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Shutting down Washington: Opening a larger debate

Start with the size of federal government. As a result of the shutdown, about 800,000 workers were deemed non-essential or furloughed, including more than 90 percent of workers at the Department of Housing and Urban Development and several other major departments. Some agencies have zero essential workers during the shutdown.
It makes you wonder, if these employees and services are non-essential today, what makes them essential a month from now? With the national debt nearing $17 trillion, doesn’t the shutdown provide a useful roadmap for identifying some taxpayer-funded luxuries and programs Washington could potentially live without?
{mosads}The shutdown has also taught us about the priorities of our government.
We’ve learned the IRS places greater priority on collecting taxes, which they continue to do, than on processing tax refunds, which they do not.
And while some government websites continue to operate with no mention of a shutdown, others are offline completely. If you’re looking for information about Michelle Obama’s Let’s Move campaign, you’re in luck. Looking for last month’s jobs report? Conveniently for President Obama, that function of government was shut down.
Perhaps most baffling to many Americans is the arbitrary nature of what is being shut down – and why.
Why have open-air parks like the National Mall, World War II Memorial and Grand Canyon been closed? Does anyone really believe it’s easier and less costly to barricade areas otherwise open 24/7 – and enforce their closures – than it would be to simply grant Americans their right to walk freely on public land? Even some parking lots and scenic lookouts are being barricaded, presumably with “essential” federal workers.
Even some private businesses have been targeted and impacted. One of the most egregious examples is the shutdown of Philadelphia’s City Tavern, a favorite gathering spot of the Founding Fathers. The National Parks Service owns the building because it’s a historic landmark, but the tavern and restaurant are privately owned and operated.  Yet in a shutdown of common sense, the privately operated Tavern has been ordered closed down since the shutdown began October 1.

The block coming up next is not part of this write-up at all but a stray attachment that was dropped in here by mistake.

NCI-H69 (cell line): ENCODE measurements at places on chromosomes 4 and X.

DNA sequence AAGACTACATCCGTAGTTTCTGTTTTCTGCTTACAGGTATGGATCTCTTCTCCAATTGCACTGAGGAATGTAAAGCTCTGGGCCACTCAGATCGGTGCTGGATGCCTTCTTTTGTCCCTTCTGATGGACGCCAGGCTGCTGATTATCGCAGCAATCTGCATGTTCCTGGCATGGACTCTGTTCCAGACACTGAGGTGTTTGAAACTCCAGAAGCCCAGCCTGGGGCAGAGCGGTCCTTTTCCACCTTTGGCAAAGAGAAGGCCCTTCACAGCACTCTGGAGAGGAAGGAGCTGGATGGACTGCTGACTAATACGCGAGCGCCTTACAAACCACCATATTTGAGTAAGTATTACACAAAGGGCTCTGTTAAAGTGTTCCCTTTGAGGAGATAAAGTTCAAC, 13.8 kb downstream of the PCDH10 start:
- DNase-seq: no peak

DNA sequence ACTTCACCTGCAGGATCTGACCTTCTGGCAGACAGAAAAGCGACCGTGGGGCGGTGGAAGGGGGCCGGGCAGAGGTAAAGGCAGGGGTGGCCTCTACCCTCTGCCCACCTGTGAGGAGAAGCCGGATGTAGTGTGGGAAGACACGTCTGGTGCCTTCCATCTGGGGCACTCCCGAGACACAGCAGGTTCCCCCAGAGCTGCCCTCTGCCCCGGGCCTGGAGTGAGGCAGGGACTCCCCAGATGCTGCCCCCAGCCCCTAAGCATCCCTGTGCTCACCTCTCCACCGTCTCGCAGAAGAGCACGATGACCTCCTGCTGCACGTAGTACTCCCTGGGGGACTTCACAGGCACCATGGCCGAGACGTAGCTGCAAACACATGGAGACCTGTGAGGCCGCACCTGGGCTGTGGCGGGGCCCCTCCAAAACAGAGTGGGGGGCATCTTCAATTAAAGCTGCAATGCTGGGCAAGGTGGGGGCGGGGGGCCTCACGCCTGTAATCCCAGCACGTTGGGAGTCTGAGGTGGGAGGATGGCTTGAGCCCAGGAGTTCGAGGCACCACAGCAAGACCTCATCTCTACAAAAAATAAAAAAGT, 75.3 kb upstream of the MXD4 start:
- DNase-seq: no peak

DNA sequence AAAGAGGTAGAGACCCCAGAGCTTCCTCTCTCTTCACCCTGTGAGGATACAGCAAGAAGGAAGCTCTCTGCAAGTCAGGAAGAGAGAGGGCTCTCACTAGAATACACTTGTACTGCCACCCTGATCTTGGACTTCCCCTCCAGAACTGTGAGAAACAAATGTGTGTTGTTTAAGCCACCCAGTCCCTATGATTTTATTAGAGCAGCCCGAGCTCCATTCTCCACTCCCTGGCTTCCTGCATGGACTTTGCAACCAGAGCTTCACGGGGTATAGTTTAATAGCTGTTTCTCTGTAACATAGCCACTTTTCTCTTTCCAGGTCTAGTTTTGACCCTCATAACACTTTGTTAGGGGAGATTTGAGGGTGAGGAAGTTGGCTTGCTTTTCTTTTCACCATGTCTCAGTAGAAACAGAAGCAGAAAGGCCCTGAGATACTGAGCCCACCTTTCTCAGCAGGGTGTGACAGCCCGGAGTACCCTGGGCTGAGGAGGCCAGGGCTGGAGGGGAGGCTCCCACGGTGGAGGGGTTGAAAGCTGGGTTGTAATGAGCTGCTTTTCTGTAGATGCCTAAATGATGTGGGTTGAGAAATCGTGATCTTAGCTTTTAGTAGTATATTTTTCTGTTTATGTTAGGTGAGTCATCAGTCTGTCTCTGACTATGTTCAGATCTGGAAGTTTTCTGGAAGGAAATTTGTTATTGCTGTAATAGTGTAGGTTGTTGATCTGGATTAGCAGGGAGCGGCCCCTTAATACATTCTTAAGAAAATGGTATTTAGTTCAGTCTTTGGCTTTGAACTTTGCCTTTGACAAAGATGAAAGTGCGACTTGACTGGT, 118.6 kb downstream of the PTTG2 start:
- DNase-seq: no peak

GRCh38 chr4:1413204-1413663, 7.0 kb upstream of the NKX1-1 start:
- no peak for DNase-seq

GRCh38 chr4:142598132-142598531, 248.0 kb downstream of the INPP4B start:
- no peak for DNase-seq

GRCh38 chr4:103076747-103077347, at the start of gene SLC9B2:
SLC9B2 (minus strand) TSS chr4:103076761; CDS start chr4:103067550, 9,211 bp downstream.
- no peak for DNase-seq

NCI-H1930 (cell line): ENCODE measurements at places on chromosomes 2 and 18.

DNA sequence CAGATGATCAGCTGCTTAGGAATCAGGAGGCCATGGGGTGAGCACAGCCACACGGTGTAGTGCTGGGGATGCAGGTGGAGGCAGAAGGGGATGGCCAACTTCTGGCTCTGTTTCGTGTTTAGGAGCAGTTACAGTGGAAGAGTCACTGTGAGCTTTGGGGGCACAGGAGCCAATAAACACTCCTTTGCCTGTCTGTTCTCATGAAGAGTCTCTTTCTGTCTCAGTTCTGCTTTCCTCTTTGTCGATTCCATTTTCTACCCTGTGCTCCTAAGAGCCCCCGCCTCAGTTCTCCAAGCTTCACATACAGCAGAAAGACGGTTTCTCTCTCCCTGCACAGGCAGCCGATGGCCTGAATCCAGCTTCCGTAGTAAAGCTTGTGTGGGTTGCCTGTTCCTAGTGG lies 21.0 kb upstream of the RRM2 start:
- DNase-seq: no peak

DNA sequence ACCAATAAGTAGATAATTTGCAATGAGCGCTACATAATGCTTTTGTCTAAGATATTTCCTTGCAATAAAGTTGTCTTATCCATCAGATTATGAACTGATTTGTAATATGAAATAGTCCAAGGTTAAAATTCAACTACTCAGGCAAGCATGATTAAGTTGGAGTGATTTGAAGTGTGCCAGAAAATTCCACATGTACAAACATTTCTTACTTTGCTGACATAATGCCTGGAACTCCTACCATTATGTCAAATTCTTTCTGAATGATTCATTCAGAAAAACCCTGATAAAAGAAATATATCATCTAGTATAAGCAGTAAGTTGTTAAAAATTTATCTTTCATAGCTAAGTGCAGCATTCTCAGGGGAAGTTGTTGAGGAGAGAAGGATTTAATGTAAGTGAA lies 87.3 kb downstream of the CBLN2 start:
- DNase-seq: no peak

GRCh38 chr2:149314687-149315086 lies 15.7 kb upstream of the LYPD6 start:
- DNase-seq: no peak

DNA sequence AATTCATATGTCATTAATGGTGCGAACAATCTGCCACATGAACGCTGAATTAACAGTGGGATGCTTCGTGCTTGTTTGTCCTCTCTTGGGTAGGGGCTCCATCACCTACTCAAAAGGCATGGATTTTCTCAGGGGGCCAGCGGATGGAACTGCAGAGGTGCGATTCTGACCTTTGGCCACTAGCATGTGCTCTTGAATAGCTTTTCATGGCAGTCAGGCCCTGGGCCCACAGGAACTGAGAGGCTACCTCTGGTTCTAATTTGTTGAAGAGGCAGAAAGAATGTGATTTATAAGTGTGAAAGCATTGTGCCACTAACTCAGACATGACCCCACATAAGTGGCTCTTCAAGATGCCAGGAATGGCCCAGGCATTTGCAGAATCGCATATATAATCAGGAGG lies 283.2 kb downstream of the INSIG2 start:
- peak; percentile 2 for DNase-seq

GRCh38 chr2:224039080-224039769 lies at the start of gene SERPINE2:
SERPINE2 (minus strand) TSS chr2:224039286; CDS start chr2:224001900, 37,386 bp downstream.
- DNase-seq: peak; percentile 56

About 25 miles away is Valley Forge, where George Washington famously crossed the Delaware River over 200 years ago. Today, Americans can’t even cross a barricade to go for a jog without being fined $100 by park rangers, as one runner recently discovered. The most ironic part: during a shutdown caused partially by a debate over health care, the runner was simply trying to stay physically fit.
Fortunately, there is one exception to the shutdown of many national parks and memorials. They do remain open for First Amendment activities, which raises another question: what exactly is a “First Amendment activity?” If two or more Americans gather at the Grand Canyon and cause no disruption, aren’t they peaceably assembling? If a veteran – or any individual – bows to pray at the Vietnam Wall, couldn’t they be exercising religion? Come to think of it, if any American decided to show up at a closed national park or memorial simply to protest the absurdity of their closure, wouldn’t such action qualify as both free speech and petitioning their government for a redress of grievances?
Americans should beware of invoking their free speech rights though. At Yellowstone, armed park rangers recently ordered some tourists not to take any photographs. Apparently in a shutdown, a photo isn’t worth a thousand words.
Of course, much of this shutdown silliness didn’t have to happen. Websites could have remained online, even without regular updates. Parks could have remained open, even if they didn’t offer guided tours or other services. President Obama unilaterally granted a one-year delay to his health care law’s employer mandate and federal agencies frequently grant regulatory waivers on a wide range of issues. So why not take action to correct these unnecessary closures? 
It’s simple. The Obama Administration thinks they can gain leverage and “win” the shutdown by causing as much pain as possible. As one anonymous and disgusted park ranger was quoted saying, “We’ve been told to make life as difficult for people as we can.”
President Obama’s message to Americans is clear: take a hike. Just don’t do it in a National Park.

Meyer is a Republican media consultant and political strategist based in Washington, D.C.

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